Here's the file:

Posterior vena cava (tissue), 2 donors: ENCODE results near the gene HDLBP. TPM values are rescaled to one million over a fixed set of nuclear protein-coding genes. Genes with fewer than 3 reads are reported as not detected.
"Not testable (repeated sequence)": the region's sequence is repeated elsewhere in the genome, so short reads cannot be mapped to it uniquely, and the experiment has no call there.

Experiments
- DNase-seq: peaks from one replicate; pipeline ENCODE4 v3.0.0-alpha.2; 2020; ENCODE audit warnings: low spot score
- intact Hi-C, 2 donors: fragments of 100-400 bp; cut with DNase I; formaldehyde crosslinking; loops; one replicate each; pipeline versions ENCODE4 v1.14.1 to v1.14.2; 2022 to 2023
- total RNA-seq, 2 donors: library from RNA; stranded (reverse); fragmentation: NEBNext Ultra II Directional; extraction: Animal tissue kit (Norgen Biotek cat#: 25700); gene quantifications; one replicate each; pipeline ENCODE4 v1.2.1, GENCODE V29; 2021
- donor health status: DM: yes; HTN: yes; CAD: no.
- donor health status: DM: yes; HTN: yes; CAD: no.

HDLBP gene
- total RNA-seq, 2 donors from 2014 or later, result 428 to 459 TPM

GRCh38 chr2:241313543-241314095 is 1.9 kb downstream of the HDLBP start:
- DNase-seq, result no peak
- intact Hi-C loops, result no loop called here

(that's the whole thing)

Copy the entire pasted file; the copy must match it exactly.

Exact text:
Posterior vena cava (tissue), 2 donors: ENCODE results near the gene HDLBP. TPM values are rescaled to one million over a fixed set of nuclear protein-coding genes. Genes with fewer than 3 reads are reported as not detected.
"Not testable (repeated sequence)": the region's sequence is repeated elsewhere in the genome, so short reads cannot be mapped to it uniquely, and the experiment has no call there.

Experiments
- DNase-seq: peaks from one replicate; pipeline ENCODE4 v3.0.0-alpha.2; 2020; ENCODE audit warnings: low spot score
- intact Hi-C, 2 donors: fragments of 100-400 bp; cut with DNase I; formaldehyde crosslinking; loops; one replicate each; pipeline versions ENCODE4 v1.14.1 to v1.14.2; 2022 to 2023
- total RNA-seq, 2 donors: library from RNA; stranded (reverse); fragmentation: NEBNext Ultra II Directional; extraction: Animal tissue kit (Norgen Biotek cat#: 25700); gene quantifications; one replicate each; pipeline ENCODE4 v1.2.1, GENCODE V29; 2021
- donor health status: DM: yes; HTN: yes; CAD: no.
- donor health status: DM: yes; HTN: yes; CAD: no.

HDLBP gene
- total RNA-seq, 2 donors from 2014 or later, result 428 to 459 TPM

GRCh38 chr2:241313543-241314095 is 1.9 kb downstream of the HDLBP start:
- DNase-seq, result no peak
- intact Hi-C loops, result no loop called here